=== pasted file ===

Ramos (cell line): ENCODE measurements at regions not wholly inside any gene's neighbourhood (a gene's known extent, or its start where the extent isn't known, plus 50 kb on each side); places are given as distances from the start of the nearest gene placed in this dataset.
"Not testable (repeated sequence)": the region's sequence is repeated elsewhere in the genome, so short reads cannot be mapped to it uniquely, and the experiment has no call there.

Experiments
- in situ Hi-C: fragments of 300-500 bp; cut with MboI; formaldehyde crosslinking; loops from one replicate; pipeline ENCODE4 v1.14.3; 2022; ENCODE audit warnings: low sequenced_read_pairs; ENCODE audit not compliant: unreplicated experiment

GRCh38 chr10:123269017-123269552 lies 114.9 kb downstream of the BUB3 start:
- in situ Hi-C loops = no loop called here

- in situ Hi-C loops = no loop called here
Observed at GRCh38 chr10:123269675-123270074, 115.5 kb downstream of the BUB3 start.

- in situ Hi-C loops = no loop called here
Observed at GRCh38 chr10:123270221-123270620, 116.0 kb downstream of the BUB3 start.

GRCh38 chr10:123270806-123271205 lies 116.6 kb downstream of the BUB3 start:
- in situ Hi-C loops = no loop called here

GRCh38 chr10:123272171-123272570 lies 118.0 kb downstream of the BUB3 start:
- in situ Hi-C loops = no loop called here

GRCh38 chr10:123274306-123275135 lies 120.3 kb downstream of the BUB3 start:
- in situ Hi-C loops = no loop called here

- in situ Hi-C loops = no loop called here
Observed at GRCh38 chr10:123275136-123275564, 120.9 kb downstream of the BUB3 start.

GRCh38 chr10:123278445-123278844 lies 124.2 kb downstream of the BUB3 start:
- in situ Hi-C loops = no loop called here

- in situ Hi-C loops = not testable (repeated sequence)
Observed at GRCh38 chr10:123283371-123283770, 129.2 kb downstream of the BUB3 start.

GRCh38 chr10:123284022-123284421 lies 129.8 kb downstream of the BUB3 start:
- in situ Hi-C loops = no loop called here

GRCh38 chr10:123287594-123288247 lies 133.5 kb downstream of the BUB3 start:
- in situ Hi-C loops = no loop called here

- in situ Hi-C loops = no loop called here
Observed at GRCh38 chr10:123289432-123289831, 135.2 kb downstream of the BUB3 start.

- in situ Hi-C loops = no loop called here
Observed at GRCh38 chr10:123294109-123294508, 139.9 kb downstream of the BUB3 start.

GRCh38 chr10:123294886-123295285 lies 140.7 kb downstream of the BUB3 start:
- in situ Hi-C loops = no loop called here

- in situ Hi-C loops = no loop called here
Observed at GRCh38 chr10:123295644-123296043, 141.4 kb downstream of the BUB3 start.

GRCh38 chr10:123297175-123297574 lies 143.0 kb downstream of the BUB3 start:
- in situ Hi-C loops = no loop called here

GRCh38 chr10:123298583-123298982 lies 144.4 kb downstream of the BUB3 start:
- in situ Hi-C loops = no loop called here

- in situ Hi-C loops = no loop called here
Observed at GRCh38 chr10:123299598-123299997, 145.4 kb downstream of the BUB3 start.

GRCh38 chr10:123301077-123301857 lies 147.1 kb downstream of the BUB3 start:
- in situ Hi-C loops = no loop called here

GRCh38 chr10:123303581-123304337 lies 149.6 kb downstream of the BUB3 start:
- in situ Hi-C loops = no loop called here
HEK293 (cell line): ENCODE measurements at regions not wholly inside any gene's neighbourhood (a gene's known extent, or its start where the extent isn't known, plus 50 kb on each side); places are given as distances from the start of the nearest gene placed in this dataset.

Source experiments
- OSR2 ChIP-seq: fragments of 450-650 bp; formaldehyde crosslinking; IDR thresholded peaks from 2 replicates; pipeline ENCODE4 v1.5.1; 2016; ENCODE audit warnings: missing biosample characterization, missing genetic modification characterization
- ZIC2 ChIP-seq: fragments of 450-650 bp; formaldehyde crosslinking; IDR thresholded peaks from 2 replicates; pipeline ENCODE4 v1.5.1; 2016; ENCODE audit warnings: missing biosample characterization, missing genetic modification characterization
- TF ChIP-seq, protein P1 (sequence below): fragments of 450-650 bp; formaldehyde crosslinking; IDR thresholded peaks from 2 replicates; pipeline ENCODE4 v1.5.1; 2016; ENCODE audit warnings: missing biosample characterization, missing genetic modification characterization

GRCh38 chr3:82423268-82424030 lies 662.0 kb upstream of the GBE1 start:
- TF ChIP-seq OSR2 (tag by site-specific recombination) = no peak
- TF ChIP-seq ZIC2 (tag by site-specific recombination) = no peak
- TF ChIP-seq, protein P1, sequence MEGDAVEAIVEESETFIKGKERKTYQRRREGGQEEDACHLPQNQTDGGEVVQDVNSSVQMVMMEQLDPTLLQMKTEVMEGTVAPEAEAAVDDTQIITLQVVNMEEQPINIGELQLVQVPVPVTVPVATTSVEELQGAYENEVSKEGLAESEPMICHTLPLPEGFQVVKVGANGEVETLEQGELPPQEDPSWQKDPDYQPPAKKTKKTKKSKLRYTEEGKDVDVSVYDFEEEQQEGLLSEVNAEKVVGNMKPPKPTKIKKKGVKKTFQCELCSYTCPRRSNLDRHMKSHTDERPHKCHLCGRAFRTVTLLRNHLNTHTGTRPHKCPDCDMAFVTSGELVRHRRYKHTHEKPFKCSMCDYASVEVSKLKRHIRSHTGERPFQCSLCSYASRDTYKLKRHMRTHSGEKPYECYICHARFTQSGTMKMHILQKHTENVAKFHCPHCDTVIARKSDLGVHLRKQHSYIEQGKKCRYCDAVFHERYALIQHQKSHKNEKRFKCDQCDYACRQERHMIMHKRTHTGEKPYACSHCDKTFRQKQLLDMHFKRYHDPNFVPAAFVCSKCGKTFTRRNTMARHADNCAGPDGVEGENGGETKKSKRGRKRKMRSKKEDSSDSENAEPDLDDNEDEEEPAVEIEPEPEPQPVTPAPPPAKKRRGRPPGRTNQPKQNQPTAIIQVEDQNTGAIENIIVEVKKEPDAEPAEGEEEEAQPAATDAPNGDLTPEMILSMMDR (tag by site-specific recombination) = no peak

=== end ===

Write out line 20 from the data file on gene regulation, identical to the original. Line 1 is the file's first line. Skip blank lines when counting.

- in situ Hi-C loops = no loop called here